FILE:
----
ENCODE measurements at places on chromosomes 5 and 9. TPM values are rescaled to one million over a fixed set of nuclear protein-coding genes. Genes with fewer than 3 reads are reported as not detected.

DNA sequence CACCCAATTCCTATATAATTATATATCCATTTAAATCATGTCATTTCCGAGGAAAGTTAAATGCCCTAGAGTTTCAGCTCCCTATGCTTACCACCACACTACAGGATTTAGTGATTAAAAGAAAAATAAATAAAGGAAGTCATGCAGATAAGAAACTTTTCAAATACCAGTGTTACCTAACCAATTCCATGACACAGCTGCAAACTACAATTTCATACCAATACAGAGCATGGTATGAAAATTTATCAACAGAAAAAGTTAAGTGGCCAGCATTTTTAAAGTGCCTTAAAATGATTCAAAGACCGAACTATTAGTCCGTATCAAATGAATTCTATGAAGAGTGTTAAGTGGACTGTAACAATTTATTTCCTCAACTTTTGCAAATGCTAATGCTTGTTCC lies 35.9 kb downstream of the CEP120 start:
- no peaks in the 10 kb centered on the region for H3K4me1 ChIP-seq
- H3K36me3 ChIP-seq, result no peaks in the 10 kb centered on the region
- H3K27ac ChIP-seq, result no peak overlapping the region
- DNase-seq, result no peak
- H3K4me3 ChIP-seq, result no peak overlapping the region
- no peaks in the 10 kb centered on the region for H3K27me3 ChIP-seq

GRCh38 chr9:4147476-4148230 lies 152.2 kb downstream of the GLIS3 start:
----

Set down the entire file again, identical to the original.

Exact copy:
ENCODE measurements at places on chromosomes 5 and 9. TPM values are rescaled to one million over a fixed set of nuclear protein-coding genes. Genes with fewer than 3 reads are reported as not detected.

DNA sequence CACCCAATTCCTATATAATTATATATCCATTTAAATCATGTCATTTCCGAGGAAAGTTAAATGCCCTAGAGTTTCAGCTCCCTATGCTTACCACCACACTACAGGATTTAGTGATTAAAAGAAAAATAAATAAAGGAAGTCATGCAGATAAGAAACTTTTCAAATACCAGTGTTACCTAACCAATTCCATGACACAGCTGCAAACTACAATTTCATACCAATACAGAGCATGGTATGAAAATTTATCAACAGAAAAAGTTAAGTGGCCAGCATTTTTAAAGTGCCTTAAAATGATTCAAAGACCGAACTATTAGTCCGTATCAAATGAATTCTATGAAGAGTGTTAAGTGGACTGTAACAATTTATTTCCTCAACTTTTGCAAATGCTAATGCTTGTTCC lies 35.9 kb downstream of the CEP120 start:
- no peaks in the 10 kb centered on the region for H3K4me1 ChIP-seq
- H3K36me3 ChIP-seq, result no peaks in the 10 kb centered on the region
- H3K27ac ChIP-seq, result no peak overlapping the region
- DNase-seq, result no peak
- H3K4me3 ChIP-seq, result no peak overlapping the region
- no peaks in the 10 kb centered on the region for H3K27me3 ChIP-seq

GRCh38 chr9:4147476-4148230 lies 152.2 kb downstream of the GLIS3 start: